The next year or so was just a roller coaster for me. We (as in, me, and – sometimes – the doctor) kept messing with the dosage, but it really didn’t seem to make much difference with my symptoms. They just did whatever the heck they wanted to do (much like my hair, actually. Just does whatever the heck it wants to do, regardless of what I think it should do…). Most of the time the symptoms were manageable, but sometimes they decided to act up and put me in a lot of pain.
By this time, I had already asked Google a lot of questions about my disease, and was, without realizing it, beginning my process of becoming a hippie.
It started with looking up herbs. I have had an interest in medicinal herbs for as long as I can remember. In fact, I did medicinal herbs as an elective in high school. (Hah! Can’t do that kind of an elective in public school, now, can ya?! Are you non-home ejjikated people jealous of my awesome homeschool education yet? Cuz ya should be!!).
So I wanted to find out if there were herbs I could be taking instead of prescription medications. (I found out there are some herbs that help, but that’s another post for another day…).
I wondered about the side effects and long term effects of the medicine I was taking, so I read up on that a little. My desire to get off the damn stuff – yesterday! – deepened.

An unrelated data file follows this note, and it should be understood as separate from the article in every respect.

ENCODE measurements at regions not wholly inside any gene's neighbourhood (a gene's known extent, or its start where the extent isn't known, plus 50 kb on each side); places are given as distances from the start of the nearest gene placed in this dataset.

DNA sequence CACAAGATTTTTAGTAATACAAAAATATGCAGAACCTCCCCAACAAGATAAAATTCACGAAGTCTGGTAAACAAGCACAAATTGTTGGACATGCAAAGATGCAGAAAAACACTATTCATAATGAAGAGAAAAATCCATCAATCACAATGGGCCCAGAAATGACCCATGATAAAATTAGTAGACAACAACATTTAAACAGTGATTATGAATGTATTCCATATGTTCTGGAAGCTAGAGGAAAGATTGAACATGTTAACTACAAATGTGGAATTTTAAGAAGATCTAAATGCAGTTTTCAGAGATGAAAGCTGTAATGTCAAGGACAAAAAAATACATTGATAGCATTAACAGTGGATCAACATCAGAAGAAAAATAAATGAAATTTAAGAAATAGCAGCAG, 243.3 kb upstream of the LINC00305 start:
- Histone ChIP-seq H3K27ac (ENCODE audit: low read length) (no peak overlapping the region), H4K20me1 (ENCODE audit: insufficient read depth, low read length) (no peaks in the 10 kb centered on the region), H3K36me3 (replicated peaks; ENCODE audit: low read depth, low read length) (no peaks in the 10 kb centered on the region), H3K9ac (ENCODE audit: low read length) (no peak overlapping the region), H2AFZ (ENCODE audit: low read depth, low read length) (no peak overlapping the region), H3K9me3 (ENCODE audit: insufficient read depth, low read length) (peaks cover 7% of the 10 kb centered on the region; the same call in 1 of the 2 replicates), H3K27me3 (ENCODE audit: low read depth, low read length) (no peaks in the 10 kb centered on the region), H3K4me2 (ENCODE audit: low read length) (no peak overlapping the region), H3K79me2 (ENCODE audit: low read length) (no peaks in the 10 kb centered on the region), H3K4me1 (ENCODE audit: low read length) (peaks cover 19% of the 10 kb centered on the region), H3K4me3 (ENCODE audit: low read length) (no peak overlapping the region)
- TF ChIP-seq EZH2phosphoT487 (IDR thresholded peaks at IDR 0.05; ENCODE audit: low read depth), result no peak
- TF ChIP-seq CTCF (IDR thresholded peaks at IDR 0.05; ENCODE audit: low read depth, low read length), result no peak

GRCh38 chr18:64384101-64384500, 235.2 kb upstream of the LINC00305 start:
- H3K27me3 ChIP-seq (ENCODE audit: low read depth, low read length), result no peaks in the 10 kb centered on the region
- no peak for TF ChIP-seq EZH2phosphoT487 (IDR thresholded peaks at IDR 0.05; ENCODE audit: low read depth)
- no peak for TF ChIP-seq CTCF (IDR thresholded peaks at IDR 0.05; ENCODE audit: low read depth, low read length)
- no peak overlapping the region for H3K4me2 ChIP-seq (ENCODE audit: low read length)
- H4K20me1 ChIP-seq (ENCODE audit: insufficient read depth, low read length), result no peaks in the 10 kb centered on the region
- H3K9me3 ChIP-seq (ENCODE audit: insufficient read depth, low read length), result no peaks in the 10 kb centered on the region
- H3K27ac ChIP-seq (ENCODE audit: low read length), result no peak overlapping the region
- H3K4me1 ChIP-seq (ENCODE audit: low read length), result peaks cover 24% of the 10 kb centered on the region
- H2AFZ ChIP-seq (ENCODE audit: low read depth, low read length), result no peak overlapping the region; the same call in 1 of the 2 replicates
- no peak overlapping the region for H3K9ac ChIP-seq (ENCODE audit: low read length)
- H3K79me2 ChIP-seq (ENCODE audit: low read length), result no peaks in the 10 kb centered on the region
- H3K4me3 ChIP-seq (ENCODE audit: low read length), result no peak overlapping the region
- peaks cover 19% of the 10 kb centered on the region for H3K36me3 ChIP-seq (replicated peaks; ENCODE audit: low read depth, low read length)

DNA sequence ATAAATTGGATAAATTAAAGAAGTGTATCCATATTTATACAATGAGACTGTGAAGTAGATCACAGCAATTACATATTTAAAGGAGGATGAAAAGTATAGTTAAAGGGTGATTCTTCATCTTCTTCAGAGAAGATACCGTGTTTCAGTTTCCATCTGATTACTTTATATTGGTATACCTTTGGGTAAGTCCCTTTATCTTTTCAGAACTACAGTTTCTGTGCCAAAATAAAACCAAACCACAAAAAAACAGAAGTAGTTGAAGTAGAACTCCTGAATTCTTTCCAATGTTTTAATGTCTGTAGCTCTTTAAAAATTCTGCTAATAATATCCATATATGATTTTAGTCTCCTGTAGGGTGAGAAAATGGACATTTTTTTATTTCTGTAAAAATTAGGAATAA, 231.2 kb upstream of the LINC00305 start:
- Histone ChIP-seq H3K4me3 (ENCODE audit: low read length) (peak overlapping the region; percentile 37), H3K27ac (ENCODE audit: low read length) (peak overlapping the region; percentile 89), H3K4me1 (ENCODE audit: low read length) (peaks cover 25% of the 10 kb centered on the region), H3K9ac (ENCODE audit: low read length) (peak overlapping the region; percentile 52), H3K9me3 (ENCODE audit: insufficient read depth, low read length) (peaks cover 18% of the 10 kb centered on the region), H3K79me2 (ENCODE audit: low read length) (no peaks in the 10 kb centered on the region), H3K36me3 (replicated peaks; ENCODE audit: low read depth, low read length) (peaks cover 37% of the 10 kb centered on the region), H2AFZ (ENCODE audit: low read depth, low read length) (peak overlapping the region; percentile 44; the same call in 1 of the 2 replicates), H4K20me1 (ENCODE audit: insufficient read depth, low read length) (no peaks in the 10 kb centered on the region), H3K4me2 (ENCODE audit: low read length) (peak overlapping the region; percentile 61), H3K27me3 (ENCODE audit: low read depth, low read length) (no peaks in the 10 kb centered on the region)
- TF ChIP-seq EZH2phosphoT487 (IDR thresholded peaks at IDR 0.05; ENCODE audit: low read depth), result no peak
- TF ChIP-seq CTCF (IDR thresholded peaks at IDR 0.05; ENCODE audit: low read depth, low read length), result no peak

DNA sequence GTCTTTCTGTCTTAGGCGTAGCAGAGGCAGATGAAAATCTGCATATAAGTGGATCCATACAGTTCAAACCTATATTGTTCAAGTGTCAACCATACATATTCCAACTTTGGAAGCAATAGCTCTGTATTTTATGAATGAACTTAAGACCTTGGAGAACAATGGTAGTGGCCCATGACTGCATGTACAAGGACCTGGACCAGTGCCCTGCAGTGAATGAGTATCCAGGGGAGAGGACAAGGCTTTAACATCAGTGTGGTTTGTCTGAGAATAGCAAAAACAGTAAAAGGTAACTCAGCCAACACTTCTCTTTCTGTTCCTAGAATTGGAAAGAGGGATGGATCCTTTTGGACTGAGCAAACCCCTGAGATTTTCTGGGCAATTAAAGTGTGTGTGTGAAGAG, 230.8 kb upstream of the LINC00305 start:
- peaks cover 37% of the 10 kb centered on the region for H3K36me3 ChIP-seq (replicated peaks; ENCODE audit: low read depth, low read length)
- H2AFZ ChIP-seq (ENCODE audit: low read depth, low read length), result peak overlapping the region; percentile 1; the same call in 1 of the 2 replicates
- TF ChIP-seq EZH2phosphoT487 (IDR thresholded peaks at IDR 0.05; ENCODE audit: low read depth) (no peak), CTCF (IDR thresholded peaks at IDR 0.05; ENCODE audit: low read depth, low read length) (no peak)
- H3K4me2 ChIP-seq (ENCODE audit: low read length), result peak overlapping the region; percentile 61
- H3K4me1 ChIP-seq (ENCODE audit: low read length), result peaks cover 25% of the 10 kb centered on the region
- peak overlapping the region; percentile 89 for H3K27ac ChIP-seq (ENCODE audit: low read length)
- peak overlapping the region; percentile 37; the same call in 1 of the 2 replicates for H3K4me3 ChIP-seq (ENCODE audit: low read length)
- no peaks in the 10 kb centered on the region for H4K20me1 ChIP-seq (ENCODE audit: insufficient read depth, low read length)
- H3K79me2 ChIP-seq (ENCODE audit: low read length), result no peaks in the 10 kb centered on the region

I wondered whether UC really was incurable, like I had been told, and started reading about that. I slowly came to believe that the human body is capable of healing itself from just about any disease, if given the opportunity.
I wondered whether diet had anything to do with my symptoms (the doctor claimed it didn’t, but… I had a hard time swallowing that). I started reading about the effects of diet on digestive/autoimmune disease.
Long story short (you’ll get the long story sometime, but I’ll go with the short story for today), I came to the conclusion that I needed to change my diet – drastically. I decided to follow the guidelines of the “SCD” (Specific Carbohydrate Diet, developed mostly by Elaine Gottschall). I chose this one because it is the slightly “easier” version of the “GAPS” diet (Gut and Psychology Syndrome, developed by Natasha Campbell-McBride), after reading the “GAPS” book and being completely blown away by the information I found there.
This meant cutting out all grains (yes, all grains… including rice and corn), refined sugar (the only sweetener allowed is honey), most dairy (except for aged cheese like cheddar), and many other “starchy” foods (such as potatoes…).
A very life-changing diet, as you can imagine.
I kept putting off starting it, even though I really felt I needed to eat that way to begin healing. I was just too nervous and lazy to “take the plunge.”
In February of 2014 – a little over a year after being diagnosed – I had my first “major” relapse. I didn’t end up in the hospital or ER, thankfully, but I went a few weeks not being able to eat much of anything, and in a lot of pain every day.
It wasn’t fun, but it was also the “kick in the pants” I needed.
I bit the bullet, and changed my diet. Big time.
(For a while, at least).
P.S. Yeah, there’s obviously more to the story, so… To be continued (again).
Edit: Make sure to check out part three of this story as well!